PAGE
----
I love to win, and I don’t care who knows it. The thrill of overcoming my opponents can’t be matched. I want to conquer friends, family, and strangers. For just a few moments at the end of a round of Halo or Call of Duty, I’m revered as something magical. Unstoppable. The greatest. Until, you know, I can’t manage to get a kill to save my life the next round.
As the old adage goes, you can’t win them all. I used to believe I was the exception. I was the kid who flipped the Monopoly board when I landed on my mom’s Boardwalk with a hotel on it. Get rid of that much of my money? No thank you. I’d rather just stop playing. I was fine with all the pieces scattered in the floor and on the table and the money fluttering away. As long as I didn’t have to pick it up, I was free to run crying to my room to pout. With each recurring incident, one of my parents or a member of my family would always look at me with disapproval and call me a sore loser.
“Sore loser,” I’d think. “I’m a kid, I don’t even know what that means.” All that was clear to me was that when you win, you get everything. The approval, the euphoria, and sometimes even prizes. Long story short, I grew up one of the sorest losers to be found anywhere. No matter what game, console, board, PC, or even sport, all I wanted was to come out on top. And if I couldn’t? I’d just cheat my way there, because then I’d be a winner.
I never felt any remorse for being a spoiled brat, crying and pouting my way out of losses or demanding handicaps for my opponents until I began playing Mario Tennis for the Nintendo 64 with my dad. After numerous disputes with my parents over the years, I’ve come to find that gaming sessions with my father will usually mend any rift. My dad’s a big sports fan, but he is unable to play most. Sports games, to him, are a great way to experience them since he cannot. Of course, he annihilated me almost every match as Yoshi against my Boo.
“You cheated!” I’d wail, and toss my Nintendo 64 controller down in a fit of rage. I’ll never forget the day my dad had decided that enough was enough, and that he wasn’t going to play with a sore loser anymore. Suddenly I had lost my favorite gaming partner. I would get out Mortal Kombat and he would vehemently refuse to play. Mario Party became a solo affair. GoldenEye multiplayer wasn’t an option. All this time spent alone got me thinking.
Why was winning so important to me?
The short answer is that it really wasn’t. The more solitude I experienced, the more my mood began to deteriorate. I loved that time spent with my dad. One lucky day, he proposed we start up a match of Mario Tennis. Four games in, I had lost all but once. It didn’t matter, though. I had been having fun. I was enjoying the game, and that’s the point of gaming. To have fun. It’s too often that we forget this.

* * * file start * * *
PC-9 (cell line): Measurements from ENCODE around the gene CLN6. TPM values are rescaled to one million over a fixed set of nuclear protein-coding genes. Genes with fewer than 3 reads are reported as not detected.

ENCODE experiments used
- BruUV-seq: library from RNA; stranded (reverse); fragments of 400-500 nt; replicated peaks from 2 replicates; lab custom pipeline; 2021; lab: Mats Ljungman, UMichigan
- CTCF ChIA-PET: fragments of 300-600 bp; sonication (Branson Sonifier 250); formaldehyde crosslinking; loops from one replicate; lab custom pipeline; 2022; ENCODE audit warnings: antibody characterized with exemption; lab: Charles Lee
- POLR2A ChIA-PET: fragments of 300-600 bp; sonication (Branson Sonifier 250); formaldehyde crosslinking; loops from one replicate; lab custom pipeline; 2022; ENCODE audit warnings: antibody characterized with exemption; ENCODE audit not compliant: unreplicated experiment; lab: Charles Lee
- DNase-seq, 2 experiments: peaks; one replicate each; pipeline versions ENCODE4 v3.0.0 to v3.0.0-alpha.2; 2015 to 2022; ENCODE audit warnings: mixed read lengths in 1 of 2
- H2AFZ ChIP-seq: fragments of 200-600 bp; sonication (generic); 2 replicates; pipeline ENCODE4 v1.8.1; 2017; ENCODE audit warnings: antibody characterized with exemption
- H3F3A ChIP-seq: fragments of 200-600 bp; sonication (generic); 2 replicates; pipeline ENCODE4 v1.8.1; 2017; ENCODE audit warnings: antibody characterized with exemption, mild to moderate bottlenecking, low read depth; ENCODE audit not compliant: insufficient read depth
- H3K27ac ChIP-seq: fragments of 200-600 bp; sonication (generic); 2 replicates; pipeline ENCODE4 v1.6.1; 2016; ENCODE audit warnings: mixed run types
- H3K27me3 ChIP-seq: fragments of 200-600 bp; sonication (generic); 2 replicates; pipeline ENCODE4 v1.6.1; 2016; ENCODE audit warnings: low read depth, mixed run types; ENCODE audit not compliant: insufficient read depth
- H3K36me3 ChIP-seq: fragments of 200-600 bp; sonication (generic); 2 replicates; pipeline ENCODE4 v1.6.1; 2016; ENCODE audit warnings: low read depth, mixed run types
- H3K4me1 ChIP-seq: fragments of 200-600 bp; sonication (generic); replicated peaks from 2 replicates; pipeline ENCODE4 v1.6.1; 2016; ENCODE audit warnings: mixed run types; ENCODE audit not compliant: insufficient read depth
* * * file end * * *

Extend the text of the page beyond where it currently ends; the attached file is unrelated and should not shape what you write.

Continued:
It’s true that not everyone has 70+ hours a week to spend memorizing maps, exploiting glitches, or upping their rank. What’s more, not everyone wants to. It doesn’t make you less of a gamer, and it most certainly does not mean that you should be unwelcome because you might lose a match or two, or four, or twenty. It’s not wrong to strive for greatness, either, because with enough practice you could very well win the majority of the games you play. There is no guarantee, however, but more power to those who want to be the best at any given game. That’s their prerogative, and I respect that, especially the best of the best who really earned their stats.
I just want to play games. I just want to have fun. Real fun, the kind that comes from spending time with friends and meeting new people, not from telling everyone how much of a noob they are because they were virtually pumped full of lead for a good fifteen minutes. Being just that, a “noob”, is never anything to be ashamed of, if you really are a beginner and you aren’t just being insulted. It’s treated like such an enormous deal when someone is new to the game. Everyone was once new, but the drive to win turns people into selfish braggarts who have no regard for others.
Unless you’re getting paid to win or your career is riding on it, there is no reason to become so hateful toward others who either did not further your cause or thwarted it. Sure you can strive to win, but don’t make it your modus operandi. Remember why you ever picked up a controller or a mouse in the first place. I want to play fair, and I want to play clean. I want to share my passion with you. I want to play and get better, one day at a time. As we all should know by know it’s not whether you win or lose, but how you play the game.
How do you play your game?